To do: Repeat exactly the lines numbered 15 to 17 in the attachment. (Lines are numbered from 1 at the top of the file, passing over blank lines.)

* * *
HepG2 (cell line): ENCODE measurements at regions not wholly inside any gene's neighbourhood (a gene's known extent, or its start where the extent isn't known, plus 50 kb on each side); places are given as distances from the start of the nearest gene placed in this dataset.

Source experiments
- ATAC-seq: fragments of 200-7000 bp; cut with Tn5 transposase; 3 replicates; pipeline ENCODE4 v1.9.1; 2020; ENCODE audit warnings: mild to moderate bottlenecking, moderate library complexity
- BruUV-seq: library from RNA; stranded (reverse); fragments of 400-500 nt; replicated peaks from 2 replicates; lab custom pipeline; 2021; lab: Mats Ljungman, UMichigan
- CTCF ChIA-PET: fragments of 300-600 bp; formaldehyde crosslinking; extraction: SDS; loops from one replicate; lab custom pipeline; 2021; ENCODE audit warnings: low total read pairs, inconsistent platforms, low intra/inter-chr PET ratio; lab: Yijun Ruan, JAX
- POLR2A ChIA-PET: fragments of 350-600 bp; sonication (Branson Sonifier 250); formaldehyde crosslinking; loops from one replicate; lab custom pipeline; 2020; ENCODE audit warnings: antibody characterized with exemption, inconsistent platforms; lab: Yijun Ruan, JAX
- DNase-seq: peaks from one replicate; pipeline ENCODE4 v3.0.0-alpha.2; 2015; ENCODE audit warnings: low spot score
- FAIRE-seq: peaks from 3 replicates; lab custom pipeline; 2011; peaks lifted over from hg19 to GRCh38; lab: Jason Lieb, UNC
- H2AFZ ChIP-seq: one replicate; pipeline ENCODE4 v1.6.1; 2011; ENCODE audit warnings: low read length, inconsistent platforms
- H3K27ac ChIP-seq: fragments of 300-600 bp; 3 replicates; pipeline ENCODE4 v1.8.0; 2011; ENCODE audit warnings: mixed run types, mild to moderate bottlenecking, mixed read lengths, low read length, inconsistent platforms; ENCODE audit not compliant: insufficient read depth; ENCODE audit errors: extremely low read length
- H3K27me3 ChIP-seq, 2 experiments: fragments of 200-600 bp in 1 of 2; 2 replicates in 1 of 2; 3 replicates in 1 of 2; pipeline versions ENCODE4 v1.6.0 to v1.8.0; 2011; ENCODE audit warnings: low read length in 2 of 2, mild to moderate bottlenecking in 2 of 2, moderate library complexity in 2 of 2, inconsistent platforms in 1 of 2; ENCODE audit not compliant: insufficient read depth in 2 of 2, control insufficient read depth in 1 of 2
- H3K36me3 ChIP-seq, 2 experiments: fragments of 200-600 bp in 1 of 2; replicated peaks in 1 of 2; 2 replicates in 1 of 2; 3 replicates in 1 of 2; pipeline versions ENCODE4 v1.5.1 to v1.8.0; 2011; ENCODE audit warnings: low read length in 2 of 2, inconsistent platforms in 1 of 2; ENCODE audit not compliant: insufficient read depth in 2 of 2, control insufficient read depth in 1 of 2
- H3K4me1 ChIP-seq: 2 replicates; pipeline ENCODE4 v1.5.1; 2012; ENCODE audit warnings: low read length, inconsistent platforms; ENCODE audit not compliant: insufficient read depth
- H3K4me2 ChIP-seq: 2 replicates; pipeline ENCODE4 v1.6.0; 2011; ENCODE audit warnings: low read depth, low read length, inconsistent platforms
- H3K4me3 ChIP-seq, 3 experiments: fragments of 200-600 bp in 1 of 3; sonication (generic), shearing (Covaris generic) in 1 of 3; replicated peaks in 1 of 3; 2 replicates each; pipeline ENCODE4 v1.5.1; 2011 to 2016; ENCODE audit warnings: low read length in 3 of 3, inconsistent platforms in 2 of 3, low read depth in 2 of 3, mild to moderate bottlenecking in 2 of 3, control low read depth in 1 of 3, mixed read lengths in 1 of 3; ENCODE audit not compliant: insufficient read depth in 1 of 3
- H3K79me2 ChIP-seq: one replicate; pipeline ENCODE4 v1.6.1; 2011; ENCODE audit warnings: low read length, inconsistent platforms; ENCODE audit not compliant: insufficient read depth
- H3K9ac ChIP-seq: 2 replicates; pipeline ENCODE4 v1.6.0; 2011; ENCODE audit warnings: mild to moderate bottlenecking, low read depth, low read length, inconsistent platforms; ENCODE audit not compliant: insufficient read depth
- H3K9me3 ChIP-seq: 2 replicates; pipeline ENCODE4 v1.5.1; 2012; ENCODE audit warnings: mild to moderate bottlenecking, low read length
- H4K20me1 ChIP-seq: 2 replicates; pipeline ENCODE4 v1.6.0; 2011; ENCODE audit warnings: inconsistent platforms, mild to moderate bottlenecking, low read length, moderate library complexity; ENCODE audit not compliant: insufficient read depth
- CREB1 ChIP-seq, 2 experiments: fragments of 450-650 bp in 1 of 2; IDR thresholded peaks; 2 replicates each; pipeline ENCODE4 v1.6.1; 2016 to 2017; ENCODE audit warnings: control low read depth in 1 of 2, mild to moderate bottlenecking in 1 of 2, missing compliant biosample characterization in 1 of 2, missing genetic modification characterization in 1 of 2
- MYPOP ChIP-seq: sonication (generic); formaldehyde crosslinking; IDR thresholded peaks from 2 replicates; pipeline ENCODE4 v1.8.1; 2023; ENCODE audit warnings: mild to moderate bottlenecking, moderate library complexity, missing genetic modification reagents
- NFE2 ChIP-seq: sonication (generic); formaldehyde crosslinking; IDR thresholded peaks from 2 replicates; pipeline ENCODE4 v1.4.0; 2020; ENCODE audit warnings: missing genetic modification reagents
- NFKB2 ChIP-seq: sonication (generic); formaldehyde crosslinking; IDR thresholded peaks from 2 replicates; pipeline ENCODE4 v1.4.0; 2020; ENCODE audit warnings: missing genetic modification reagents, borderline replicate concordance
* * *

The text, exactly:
- H3K4me3 ChIP-seq, 3 experiments: fragments of 200-600 bp in 1 of 3; sonication (generic), shearing (Covaris generic) in 1 of 3; replicated peaks in 1 of 3; 2 replicates each; pipeline ENCODE4 v1.5.1; 2011 to 2016; ENCODE audit warnings: low read length in 3 of 3, inconsistent platforms in 2 of 3, low read depth in 2 of 3, mild to moderate bottlenecking in 2 of 3, control low read depth in 1 of 3, mixed read lengths in 1 of 3; ENCODE audit not compliant: insufficient read depth in 1 of 3
- H3K79me2 ChIP-seq: one replicate; pipeline ENCODE4 v1.6.1; 2011; ENCODE audit warnings: low read length, inconsistent platforms; ENCODE audit not compliant: insufficient read depth
- H3K9ac ChIP-seq: 2 replicates; pipeline ENCODE4 v1.6.0; 2011; ENCODE audit warnings: mild to moderate bottlenecking, low read depth, low read length, inconsistent platforms; ENCODE audit not compliant: insufficient read depth